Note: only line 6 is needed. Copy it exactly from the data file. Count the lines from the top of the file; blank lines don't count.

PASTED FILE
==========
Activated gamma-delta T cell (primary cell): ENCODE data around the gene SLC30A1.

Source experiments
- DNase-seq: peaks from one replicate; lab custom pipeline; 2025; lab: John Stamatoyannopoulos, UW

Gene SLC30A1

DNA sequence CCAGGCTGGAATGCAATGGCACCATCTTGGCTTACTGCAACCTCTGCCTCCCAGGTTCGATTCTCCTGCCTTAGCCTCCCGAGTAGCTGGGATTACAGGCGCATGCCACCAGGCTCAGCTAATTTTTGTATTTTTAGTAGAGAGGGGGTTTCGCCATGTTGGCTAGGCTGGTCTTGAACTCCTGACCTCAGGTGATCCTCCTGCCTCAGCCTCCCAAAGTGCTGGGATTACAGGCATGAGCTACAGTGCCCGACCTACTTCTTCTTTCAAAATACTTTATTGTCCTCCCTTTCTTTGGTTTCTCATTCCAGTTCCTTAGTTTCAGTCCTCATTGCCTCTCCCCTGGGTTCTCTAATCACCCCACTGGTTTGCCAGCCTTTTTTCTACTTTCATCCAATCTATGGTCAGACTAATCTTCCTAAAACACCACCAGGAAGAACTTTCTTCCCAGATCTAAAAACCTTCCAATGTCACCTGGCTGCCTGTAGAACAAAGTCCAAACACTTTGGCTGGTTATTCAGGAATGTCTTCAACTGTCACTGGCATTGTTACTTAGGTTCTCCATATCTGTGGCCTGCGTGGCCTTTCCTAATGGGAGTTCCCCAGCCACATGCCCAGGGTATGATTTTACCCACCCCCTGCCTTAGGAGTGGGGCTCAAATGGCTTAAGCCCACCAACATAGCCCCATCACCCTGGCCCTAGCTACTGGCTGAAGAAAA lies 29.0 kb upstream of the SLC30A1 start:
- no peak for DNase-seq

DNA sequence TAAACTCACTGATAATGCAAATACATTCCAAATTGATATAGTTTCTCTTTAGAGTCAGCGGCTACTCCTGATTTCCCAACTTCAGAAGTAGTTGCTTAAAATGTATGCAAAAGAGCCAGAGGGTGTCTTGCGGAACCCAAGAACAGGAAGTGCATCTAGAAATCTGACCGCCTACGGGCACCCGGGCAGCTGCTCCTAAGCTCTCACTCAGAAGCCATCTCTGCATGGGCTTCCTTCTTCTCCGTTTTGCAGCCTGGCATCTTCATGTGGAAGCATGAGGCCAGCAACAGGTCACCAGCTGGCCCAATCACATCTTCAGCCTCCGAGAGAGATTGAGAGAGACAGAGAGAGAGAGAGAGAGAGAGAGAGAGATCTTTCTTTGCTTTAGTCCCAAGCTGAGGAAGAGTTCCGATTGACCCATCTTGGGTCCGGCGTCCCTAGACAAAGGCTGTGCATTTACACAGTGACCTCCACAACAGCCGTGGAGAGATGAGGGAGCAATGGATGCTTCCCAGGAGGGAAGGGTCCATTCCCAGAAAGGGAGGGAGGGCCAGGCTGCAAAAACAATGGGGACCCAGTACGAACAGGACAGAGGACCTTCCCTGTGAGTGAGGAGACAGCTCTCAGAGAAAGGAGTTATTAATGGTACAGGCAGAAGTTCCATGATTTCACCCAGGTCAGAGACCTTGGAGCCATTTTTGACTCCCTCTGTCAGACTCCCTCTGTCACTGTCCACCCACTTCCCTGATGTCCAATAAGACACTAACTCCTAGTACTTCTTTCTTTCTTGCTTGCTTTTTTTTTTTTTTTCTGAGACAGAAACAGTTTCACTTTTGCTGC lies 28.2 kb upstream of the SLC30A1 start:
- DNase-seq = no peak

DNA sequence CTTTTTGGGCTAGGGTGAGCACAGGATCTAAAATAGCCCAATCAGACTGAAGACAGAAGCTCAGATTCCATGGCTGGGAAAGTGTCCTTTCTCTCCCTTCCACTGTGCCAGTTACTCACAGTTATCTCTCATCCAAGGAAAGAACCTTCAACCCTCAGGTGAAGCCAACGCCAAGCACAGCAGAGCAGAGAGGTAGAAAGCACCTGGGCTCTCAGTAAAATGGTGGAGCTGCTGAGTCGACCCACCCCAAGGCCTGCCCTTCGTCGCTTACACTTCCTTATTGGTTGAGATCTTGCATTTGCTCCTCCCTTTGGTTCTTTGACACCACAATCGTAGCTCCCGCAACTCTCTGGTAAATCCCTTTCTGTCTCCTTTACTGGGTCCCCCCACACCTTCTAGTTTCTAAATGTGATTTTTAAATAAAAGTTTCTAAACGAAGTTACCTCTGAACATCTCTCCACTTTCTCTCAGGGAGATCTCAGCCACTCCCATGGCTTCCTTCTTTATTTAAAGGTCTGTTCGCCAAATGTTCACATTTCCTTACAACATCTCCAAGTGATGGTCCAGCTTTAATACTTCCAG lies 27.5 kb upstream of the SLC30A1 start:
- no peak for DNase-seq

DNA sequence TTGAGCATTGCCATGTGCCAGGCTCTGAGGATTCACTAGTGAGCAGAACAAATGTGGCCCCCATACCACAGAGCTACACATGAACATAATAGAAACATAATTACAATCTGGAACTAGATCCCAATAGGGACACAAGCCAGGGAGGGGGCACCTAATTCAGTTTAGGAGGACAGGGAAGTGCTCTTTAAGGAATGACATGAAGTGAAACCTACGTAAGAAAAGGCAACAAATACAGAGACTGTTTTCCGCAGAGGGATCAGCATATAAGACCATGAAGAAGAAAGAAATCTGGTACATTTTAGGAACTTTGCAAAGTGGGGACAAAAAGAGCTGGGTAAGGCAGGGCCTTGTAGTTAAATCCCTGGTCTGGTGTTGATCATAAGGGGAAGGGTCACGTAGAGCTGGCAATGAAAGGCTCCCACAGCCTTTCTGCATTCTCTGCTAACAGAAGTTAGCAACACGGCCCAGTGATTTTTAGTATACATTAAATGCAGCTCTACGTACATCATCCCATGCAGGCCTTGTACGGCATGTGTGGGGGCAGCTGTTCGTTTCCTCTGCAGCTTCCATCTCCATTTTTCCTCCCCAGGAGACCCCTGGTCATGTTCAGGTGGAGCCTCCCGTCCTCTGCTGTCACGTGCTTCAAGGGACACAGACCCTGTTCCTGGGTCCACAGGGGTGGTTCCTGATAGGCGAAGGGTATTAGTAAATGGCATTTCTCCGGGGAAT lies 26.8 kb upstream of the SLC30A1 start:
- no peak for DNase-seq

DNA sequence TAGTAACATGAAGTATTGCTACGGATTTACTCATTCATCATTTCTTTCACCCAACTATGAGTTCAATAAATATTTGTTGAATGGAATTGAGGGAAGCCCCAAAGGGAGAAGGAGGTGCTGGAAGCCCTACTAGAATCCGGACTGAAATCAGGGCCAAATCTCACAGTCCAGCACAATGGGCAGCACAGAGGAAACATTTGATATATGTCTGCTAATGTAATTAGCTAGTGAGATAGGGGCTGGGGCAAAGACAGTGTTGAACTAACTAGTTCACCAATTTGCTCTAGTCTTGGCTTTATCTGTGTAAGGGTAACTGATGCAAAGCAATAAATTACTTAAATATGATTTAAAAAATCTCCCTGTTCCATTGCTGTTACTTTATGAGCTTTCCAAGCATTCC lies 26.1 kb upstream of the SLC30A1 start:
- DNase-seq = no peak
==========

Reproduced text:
- no peak for DNase-seq